- Establish common processes for activities such as onboarding or new-hire training.
- Circulate best practices using methods like lunch-and-learns.
- Spread key learnings from a customer call via a retrospective / postmortem.
- Ensure common ground in conversations by providing links that everyone can access.
As you can see, you don’t have to be a Renegade with DevOps to uncover ample opportunities for bringing the same helpful principles outside the bounds of your comfortable IT Operations / Engineering organization.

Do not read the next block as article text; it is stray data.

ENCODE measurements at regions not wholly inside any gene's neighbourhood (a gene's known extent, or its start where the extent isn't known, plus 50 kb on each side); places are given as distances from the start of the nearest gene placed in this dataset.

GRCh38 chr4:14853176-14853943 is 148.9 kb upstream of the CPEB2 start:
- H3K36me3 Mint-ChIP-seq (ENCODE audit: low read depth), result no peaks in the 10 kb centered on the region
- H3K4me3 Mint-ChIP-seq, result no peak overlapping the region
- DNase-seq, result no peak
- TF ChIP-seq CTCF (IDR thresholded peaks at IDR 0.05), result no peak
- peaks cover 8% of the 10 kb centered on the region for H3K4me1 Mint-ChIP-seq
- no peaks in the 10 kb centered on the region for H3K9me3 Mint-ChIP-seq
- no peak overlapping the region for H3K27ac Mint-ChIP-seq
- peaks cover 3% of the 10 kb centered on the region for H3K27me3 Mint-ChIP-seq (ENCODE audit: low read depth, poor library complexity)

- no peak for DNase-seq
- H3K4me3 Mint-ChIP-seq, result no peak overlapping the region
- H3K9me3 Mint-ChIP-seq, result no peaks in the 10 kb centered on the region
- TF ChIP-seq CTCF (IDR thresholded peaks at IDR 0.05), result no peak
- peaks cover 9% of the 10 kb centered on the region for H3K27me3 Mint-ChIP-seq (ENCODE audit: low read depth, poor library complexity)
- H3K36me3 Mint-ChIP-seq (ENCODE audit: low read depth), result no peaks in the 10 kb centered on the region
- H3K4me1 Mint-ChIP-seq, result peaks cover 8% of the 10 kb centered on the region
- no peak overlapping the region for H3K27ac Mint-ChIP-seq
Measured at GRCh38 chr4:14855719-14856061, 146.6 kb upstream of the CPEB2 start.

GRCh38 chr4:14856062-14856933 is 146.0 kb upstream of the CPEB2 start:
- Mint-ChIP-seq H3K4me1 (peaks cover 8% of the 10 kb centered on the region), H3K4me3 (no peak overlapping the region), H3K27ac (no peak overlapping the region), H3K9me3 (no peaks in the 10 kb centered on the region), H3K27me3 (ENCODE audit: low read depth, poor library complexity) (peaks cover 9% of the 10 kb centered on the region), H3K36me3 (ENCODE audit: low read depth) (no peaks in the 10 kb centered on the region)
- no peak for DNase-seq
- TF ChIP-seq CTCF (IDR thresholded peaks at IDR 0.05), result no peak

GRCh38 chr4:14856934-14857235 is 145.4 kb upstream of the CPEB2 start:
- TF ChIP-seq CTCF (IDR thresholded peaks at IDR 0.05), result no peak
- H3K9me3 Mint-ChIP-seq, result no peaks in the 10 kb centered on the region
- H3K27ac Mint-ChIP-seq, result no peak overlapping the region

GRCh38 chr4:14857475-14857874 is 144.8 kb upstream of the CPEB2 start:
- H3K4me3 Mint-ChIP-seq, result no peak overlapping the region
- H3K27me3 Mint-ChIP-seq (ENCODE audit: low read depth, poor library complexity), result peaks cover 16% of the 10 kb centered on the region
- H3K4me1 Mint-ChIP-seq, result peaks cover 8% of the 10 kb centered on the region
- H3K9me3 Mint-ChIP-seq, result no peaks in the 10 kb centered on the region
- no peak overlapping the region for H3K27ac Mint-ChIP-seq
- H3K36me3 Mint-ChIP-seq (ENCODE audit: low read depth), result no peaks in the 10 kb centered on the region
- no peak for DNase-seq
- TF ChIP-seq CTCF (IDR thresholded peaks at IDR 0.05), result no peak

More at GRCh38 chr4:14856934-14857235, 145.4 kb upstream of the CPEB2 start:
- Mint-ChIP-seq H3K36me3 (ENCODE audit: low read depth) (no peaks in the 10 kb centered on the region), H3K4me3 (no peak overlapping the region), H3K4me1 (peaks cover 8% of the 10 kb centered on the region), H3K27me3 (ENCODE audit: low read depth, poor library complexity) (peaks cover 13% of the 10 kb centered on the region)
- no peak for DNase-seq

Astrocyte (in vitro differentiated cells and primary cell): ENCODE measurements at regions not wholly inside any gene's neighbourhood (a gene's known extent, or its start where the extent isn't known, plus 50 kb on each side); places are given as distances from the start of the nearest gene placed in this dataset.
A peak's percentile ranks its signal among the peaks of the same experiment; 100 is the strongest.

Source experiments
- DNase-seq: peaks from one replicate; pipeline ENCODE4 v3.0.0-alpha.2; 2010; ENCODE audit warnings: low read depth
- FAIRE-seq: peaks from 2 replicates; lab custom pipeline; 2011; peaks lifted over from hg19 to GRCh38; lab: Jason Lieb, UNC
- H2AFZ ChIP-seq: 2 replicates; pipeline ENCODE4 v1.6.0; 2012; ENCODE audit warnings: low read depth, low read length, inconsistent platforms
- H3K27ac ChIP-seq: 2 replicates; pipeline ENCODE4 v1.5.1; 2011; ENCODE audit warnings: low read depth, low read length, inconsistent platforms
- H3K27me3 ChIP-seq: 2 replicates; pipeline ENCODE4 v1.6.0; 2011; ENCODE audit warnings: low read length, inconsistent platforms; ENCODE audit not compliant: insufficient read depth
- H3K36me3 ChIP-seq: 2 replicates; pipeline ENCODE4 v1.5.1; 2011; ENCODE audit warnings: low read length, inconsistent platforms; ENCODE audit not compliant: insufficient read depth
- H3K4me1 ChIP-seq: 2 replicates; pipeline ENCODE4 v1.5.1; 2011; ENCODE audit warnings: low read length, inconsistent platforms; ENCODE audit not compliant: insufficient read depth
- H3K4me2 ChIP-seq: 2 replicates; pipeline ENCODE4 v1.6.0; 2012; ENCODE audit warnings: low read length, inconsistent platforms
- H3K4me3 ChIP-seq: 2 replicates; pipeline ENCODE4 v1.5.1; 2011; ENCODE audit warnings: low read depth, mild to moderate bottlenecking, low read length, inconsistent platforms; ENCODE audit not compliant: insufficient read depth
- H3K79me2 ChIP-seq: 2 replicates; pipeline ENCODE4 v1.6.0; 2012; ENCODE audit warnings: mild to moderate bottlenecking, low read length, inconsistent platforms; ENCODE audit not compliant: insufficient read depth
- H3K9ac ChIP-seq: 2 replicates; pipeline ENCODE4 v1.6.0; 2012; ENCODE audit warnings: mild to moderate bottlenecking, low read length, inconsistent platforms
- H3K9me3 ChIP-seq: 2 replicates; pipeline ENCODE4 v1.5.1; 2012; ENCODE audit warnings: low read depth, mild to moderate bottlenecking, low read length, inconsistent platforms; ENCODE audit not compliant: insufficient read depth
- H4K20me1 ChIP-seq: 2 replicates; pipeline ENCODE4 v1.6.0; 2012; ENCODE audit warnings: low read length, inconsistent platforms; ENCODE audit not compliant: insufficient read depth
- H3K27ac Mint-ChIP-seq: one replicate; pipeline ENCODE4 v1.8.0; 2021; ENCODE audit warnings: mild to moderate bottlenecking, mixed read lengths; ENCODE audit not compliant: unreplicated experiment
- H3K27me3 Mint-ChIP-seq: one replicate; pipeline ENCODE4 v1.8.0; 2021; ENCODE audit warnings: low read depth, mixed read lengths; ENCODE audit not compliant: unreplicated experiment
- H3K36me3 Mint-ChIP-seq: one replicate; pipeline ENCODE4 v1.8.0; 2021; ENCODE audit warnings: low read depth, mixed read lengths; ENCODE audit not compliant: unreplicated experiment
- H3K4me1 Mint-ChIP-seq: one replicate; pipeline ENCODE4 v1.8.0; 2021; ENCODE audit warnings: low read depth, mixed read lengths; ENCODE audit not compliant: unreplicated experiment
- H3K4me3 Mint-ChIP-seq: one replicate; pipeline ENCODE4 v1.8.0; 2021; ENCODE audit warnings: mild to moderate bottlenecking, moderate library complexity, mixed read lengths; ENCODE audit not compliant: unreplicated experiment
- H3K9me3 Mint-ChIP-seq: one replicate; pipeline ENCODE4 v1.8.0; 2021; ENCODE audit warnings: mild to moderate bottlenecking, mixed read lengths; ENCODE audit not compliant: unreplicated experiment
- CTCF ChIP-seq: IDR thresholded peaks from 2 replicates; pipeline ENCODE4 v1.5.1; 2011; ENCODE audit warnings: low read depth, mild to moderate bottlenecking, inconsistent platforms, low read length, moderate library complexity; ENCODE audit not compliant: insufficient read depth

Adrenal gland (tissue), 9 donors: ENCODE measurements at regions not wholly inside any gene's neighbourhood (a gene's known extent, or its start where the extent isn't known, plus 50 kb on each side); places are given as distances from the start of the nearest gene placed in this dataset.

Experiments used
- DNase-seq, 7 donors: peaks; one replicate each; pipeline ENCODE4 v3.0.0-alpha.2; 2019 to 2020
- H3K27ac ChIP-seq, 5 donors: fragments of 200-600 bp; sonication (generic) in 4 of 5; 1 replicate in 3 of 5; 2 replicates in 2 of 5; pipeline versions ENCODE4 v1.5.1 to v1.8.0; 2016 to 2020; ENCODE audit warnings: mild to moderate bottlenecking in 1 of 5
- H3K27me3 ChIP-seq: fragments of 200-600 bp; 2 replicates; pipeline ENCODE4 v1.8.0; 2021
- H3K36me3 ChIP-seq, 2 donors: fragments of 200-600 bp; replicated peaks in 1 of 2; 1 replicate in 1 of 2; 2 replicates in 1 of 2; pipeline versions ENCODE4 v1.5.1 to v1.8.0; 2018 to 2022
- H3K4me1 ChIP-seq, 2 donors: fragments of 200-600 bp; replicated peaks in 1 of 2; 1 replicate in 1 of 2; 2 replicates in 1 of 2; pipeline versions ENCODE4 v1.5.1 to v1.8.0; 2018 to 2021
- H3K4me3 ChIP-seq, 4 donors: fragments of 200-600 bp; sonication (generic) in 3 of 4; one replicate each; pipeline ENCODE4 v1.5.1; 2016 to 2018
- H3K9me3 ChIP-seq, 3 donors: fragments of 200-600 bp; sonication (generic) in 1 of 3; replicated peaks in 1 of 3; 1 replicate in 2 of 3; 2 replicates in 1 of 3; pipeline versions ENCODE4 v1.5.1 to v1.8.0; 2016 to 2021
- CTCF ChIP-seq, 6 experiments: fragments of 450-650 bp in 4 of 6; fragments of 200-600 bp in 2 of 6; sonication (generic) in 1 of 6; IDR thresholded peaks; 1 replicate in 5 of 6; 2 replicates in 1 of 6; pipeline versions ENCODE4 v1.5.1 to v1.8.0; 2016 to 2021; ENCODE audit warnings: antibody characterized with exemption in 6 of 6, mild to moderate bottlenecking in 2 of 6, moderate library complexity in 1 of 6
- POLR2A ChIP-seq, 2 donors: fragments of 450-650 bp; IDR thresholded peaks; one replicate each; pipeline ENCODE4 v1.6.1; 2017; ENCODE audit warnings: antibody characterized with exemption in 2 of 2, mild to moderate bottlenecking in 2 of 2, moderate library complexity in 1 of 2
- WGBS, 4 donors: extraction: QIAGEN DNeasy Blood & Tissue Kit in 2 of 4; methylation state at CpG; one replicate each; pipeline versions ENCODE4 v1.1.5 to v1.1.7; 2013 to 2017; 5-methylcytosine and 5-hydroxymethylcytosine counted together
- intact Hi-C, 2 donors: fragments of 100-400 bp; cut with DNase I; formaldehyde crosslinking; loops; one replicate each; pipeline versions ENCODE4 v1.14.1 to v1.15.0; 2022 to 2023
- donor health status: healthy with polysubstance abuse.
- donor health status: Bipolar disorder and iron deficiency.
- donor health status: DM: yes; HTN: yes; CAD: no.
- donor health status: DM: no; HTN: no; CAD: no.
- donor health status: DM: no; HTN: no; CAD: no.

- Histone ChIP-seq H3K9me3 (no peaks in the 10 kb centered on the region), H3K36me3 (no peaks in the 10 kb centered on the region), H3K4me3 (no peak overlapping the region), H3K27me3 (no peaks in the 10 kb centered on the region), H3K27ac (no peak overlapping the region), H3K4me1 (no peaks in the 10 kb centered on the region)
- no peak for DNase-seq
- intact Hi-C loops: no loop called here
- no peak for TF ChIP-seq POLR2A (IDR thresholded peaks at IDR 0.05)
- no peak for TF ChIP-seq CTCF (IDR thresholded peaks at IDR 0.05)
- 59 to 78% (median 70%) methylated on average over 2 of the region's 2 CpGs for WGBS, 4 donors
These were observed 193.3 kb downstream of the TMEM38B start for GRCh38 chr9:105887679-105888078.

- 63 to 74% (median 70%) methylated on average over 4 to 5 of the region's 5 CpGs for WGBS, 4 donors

However, before you go ply your newfound powers of DevOps good within your Marketing group, be aware that marketers have been coming at this from the opposite direction, too. Stay tuned for the inside scoop from that perspective coming soon! (Though, I’d bet there will be far fewer Jay-Z references—in case you were keeping count at home, there are at least eight great songs in here that you should go listen to.)